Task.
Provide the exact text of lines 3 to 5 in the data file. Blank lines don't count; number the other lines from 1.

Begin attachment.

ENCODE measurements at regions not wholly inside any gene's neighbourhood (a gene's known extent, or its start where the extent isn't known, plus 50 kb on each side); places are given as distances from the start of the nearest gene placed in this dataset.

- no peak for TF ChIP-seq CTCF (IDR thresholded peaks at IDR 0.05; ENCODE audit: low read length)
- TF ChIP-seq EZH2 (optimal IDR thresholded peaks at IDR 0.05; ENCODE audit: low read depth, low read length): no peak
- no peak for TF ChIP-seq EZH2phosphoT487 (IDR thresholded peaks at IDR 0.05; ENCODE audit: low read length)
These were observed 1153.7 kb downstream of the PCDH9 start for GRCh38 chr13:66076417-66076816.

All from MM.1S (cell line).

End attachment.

- TF ChIP-seq EZH2 (optimal IDR thresholded peaks at IDR 0.05; ENCODE audit: low read depth, low read length): no peak
- no peak for TF ChIP-seq EZH2phosphoT487 (IDR thresholded peaks at IDR 0.05; ENCODE audit: low read length)
These were observed 1153.7 kb downstream of the PCDH9 start for GRCh38 chr13:66076417-66076816.